A national long term climate action strategy must be produced not less than once every 10 years by the Minister to pursue the 'National 2050 climate objective'. This strategy must be approved by Government and there is a power to modify the contents of the strategy after consultation with key stakeholders. There must also be an annual revision of the Climate Action Plan which must take account of the carbon budget programme for that relevant period and set out a roadmap with sector specific actions and an overview of the policies which will be required for the next period of 5 years.
The Bill makes it mandatory for the government to adopt a system of carbon budgets calculated on an economy-wide basis, starting with the period of 2021-25 and for three 5 year periods thereafter. A strengthened Climate Advisory Council will propose national and sectoral limits to be adopted by government while the all-party climate action committee will provide key oversight. Each successive carbon budget will be proposed by the Climate Advisory Council after taking into account relevant scientific advice and international best practice on the reporting of greenhouse gas emissions and their removal.
The Climate Advisory Council will provide the reasons for its proposed carbon budget. It will then be finalised by the Minister within a 4 month time period to allow for consultation - any alterations made by the Minister must be supported by reasons for doing so. At that point, the carbon budget will be ready for Government approval where again there is a power to modify its contents. There is also scope for the carbon budget to be revised (after consulting with the Climate Advisory Council) where new obligations are imposed on the State under EU or international law or where there are significant developments in scientific knowledge in relation to climate change.
Where the total greenhouse gas emissions during a preceding budget period are more than the carbon budget for that period, the Minister may revise the carbon budget for the current budget period so that the shortfall (up to a maximum of 1% of the total carbon budget) in the preceding period is carried back from the current budget period and the amount of the carbon budget for the current budget period is decreased by the amount carried back.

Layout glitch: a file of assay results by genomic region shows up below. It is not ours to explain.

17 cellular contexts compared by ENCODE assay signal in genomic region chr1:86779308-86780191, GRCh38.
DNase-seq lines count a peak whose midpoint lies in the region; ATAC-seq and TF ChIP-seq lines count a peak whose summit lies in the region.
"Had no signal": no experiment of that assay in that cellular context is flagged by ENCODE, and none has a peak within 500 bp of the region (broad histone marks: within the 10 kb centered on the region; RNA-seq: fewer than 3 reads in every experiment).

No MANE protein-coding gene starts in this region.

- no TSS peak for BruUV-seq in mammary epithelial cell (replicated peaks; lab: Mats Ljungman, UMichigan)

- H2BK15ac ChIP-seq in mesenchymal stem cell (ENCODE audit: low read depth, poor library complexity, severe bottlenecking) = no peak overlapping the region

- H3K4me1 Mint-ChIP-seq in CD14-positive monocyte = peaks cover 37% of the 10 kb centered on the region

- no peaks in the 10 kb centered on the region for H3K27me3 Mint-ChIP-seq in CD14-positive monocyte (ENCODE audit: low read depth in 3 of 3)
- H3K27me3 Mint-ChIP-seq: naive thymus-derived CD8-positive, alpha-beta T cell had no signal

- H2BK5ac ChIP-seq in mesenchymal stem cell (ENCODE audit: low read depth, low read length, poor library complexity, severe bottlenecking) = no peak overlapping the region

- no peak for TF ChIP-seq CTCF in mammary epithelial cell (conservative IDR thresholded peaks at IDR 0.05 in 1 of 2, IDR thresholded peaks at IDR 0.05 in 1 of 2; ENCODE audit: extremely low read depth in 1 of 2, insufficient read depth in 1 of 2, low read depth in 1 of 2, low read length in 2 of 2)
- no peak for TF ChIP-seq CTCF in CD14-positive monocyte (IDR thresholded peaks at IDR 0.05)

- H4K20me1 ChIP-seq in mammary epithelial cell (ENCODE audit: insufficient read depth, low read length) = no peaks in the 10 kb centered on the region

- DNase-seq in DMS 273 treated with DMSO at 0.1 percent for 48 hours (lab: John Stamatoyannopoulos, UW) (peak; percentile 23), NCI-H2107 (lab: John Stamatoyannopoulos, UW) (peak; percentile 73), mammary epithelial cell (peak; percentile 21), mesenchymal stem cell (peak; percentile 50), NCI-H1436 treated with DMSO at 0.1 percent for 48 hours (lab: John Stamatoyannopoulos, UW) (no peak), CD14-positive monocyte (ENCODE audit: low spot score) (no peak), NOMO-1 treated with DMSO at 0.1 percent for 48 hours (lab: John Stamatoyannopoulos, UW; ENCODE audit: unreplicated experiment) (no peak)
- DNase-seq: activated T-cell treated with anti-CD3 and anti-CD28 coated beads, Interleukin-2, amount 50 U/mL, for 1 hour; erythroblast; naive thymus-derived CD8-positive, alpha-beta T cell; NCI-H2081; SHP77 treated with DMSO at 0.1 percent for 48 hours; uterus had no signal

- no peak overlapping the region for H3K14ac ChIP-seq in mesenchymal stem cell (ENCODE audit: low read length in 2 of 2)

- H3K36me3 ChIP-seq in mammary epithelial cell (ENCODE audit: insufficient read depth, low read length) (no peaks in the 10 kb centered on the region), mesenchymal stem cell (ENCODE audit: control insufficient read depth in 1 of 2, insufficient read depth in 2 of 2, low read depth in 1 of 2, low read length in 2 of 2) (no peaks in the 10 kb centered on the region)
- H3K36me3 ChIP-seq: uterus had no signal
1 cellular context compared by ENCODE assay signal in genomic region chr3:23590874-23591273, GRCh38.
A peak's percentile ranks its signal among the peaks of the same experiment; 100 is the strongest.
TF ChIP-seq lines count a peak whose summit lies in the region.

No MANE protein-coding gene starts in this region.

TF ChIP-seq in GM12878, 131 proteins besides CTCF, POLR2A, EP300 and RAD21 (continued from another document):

Alongside the carbon budget framework is a similar arrangement for the Minister to make a decarbonisation target range for certain sectors of the economy which will set out the greenhouse gas emissions that are permitted in different industrial sectors within the limits specified in the carbon budget.
It is unclear how the Bill’s carbon budgets will link to its 2050 climate neutrality target and, as it stands, the Bill fails to give any penalty for failing to meet the overall budget or the sectoral decarbonisation ranges. It remains to be seen whether further amendments to the Bill will incorporate a legally binding framework on the reduced emissions targets. It is envisaged that those reduced emission targets will also be achieved with increases in the carbon tax which will be introduced in Budget 2021 – with further increases anticipated in subsequent years.
In terms of a reporting duty, the Minister must give an account to the Climate Action Committee of the progress made every year under the most recently approved Climate Action Plan, including the policies, mitigation measures and adaptation measures that have been adopted. Effectively, each Minister of the Government with responsibility in relation to the relevant sector will have to attend the Committee and respond to any recommendations within 3 months.
Role of Local Authorities
The Bill obliges the Minister to request each local authority to make a 5 year plan to be known as a "local authority climate action plan" setting out the mitigation measures and the adaptation measures to be adopted by the local authority. Each local authority must take into account the most recently approved national long term climate action strategy, the national adaptation framework and must align its plan with neighbouring local authorities through consultation and co-operation. A draft of the local authority climate action plan, that it proposes to make, is then circulated in the area for submissions from the public and then after review is published. The Minister may issue guidelines to local authorities in respect of the content and preparation of local authority climate action plans.